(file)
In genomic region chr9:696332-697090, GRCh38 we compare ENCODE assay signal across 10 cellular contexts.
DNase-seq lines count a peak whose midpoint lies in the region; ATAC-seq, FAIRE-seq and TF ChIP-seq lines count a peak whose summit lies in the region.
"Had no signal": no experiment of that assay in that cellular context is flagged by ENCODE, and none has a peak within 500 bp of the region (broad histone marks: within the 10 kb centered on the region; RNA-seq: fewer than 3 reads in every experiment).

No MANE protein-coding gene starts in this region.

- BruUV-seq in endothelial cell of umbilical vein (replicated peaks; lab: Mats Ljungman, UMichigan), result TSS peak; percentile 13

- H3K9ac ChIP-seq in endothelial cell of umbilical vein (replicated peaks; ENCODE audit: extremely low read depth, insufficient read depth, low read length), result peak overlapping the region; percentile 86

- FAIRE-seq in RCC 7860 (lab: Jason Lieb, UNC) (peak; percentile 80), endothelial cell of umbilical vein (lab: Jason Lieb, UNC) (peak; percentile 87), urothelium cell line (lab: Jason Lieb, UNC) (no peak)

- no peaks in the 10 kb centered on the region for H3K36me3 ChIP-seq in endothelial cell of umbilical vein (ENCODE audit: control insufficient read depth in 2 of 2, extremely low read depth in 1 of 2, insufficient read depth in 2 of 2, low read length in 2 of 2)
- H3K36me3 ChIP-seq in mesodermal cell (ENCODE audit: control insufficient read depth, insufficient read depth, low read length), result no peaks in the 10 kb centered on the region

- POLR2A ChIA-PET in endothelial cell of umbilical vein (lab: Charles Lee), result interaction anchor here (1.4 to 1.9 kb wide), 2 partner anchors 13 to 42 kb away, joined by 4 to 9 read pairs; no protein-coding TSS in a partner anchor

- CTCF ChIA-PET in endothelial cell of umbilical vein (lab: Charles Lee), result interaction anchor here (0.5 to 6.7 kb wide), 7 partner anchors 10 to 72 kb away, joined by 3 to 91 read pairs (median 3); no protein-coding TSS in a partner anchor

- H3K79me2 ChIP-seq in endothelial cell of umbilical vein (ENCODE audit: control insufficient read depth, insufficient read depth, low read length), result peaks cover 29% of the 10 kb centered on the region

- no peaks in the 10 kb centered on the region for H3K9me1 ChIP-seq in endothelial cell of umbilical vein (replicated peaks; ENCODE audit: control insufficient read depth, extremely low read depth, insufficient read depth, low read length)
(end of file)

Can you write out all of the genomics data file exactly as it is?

In genomic region chr9:696332-697090, GRCh38 we compare ENCODE assay signal across 10 cellular contexts.
DNase-seq lines count a peak whose midpoint lies in the region; ATAC-seq, FAIRE-seq and TF ChIP-seq lines count a peak whose summit lies in the region.
"Had no signal": no experiment of that assay in that cellular context is flagged by ENCODE, and none has a peak within 500 bp of the region (broad histone marks: within the 10 kb centered on the region; RNA-seq: fewer than 3 reads in every experiment).

No MANE protein-coding gene starts in this region.

- BruUV-seq in endothelial cell of umbilical vein (replicated peaks; lab: Mats Ljungman, UMichigan), result TSS peak; percentile 13

- H3K9ac ChIP-seq in endothelial cell of umbilical vein (replicated peaks; ENCODE audit: extremely low read depth, insufficient read depth, low read length), result peak overlapping the region; percentile 86

- FAIRE-seq in RCC 7860 (lab: Jason Lieb, UNC) (peak; percentile 80), endothelial cell of umbilical vein (lab: Jason Lieb, UNC) (peak; percentile 87), urothelium cell line (lab: Jason Lieb, UNC) (no peak)

- no peaks in the 10 kb centered on the region for H3K36me3 ChIP-seq in endothelial cell of umbilical vein (ENCODE audit: control insufficient read depth in 2 of 2, extremely low read depth in 1 of 2, insufficient read depth in 2 of 2, low read length in 2 of 2)
- H3K36me3 ChIP-seq in mesodermal cell (ENCODE audit: control insufficient read depth, insufficient read depth, low read length), result no peaks in the 10 kb centered on the region

- POLR2A ChIA-PET in endothelial cell of umbilical vein (lab: Charles Lee), result interaction anchor here (1.4 to 1.9 kb wide), 2 partner anchors 13 to 42 kb away, joined by 4 to 9 read pairs; no protein-coding TSS in a partner anchor

- CTCF ChIA-PET in endothelial cell of umbilical vein (lab: Charles Lee), result interaction anchor here (0.5 to 6.7 kb wide), 7 partner anchors 10 to 72 kb away, joined by 3 to 91 read pairs (median 3); no protein-coding TSS in a partner anchor

- H3K79me2 ChIP-seq in endothelial cell of umbilical vein (ENCODE audit: control insufficient read depth, insufficient read depth, low read length), result peaks cover 29% of the 10 kb centered on the region

- no peaks in the 10 kb centered on the region for H3K9me1 ChIP-seq in endothelial cell of umbilical vein (replicated peaks; ENCODE audit: control insufficient read depth, extremely low read depth, insufficient read depth, low read length)